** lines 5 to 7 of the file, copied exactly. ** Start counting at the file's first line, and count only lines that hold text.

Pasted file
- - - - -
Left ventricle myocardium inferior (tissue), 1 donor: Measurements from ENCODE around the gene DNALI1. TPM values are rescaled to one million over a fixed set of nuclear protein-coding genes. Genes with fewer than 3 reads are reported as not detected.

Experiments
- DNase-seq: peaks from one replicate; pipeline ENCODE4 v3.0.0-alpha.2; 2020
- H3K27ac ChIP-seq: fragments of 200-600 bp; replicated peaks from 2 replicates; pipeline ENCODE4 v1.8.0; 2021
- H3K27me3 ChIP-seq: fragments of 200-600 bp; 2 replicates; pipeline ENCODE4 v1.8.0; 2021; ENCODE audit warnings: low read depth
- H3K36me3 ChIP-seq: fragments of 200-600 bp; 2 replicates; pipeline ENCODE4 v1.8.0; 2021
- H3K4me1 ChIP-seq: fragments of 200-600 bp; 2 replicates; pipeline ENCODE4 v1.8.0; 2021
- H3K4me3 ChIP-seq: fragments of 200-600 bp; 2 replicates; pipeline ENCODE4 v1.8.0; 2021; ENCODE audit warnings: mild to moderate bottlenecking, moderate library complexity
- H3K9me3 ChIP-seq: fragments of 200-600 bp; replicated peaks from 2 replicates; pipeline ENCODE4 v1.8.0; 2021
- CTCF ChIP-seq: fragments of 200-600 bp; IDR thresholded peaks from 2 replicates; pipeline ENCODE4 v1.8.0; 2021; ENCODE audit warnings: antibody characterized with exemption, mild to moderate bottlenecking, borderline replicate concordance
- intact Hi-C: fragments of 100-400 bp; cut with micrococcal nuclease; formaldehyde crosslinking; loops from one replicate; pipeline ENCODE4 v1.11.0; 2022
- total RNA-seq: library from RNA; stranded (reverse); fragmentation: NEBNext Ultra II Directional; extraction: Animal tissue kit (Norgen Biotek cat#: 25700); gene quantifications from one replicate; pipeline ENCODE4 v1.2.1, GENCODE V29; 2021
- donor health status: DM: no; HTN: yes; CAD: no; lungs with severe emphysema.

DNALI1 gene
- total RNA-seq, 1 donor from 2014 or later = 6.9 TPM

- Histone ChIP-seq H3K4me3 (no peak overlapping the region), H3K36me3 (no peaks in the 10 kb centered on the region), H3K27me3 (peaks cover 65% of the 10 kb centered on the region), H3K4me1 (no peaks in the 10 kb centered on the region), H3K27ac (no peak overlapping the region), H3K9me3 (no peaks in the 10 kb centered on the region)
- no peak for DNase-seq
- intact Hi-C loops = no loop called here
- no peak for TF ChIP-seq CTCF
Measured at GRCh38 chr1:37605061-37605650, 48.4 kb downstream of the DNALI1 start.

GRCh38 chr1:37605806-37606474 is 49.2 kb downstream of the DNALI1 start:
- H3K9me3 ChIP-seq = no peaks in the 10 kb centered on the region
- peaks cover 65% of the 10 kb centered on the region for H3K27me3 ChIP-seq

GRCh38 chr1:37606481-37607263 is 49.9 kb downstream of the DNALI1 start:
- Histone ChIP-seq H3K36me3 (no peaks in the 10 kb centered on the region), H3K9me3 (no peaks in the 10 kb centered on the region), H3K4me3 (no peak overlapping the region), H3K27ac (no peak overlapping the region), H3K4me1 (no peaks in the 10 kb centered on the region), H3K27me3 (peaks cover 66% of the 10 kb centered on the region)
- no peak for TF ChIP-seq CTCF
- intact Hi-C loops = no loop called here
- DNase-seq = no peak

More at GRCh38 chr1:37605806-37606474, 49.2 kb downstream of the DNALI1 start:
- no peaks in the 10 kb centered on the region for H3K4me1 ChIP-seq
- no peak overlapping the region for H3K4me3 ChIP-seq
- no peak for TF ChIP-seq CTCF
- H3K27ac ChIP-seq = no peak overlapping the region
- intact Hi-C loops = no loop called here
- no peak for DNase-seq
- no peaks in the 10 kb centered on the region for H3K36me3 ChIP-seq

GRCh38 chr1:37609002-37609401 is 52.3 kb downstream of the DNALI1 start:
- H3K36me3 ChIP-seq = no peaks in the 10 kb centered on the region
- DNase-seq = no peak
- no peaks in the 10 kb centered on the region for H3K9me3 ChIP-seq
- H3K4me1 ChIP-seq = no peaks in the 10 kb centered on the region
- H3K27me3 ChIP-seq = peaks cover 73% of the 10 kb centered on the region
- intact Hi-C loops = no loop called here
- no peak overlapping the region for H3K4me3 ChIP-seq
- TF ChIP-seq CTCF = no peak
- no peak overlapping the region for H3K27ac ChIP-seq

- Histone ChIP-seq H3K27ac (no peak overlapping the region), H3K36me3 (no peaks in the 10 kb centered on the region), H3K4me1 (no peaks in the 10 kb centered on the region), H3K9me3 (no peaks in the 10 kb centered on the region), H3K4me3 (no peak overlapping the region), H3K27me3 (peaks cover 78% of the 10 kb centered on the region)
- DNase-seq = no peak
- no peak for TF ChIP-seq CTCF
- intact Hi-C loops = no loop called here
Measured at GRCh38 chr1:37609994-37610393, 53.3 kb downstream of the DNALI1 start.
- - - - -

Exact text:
- H3K27me3 ChIP-seq: fragments of 200-600 bp; 2 replicates; pipeline ENCODE4 v1.8.0; 2021; ENCODE audit warnings: low read depth
- H3K36me3 ChIP-seq: fragments of 200-600 bp; 2 replicates; pipeline ENCODE4 v1.8.0; 2021
- H3K4me1 ChIP-seq: fragments of 200-600 bp; 2 replicates; pipeline ENCODE4 v1.8.0; 2021